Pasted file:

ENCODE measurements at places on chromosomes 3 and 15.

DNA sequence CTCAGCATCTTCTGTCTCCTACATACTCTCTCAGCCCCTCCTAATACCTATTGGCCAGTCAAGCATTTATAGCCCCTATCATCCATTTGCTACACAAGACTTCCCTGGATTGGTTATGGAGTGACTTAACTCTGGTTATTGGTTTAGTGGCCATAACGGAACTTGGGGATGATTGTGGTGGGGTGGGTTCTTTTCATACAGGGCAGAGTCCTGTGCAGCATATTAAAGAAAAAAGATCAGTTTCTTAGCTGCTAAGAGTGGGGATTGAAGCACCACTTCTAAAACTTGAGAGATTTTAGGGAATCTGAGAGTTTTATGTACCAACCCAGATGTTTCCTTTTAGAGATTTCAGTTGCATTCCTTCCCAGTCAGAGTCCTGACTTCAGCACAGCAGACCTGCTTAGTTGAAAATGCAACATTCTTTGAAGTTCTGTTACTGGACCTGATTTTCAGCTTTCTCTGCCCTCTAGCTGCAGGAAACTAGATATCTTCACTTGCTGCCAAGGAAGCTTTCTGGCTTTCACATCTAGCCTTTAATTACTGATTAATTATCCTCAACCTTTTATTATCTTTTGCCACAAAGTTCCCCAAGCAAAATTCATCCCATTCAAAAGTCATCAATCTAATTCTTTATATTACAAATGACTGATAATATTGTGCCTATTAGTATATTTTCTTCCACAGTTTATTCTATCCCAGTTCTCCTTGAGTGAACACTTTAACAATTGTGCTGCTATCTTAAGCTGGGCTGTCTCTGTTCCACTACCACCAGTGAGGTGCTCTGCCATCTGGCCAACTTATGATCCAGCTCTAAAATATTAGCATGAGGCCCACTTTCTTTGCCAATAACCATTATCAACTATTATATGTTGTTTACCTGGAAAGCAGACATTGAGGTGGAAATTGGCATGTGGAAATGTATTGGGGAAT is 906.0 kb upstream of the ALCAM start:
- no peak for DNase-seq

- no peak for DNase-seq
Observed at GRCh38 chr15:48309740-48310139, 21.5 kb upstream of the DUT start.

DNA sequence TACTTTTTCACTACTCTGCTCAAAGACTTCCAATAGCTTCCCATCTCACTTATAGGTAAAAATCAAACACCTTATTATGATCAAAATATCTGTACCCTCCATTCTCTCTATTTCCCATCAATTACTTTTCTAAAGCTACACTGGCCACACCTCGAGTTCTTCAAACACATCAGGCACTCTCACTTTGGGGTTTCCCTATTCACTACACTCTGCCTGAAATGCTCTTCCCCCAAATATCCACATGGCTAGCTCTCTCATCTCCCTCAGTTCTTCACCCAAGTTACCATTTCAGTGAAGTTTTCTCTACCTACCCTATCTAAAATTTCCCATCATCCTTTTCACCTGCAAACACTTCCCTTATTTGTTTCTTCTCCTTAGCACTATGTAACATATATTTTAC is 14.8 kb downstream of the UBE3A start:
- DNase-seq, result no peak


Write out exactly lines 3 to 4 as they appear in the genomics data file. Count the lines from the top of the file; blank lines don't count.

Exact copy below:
- no peak for DNase-seq

- no peak for DNase-seq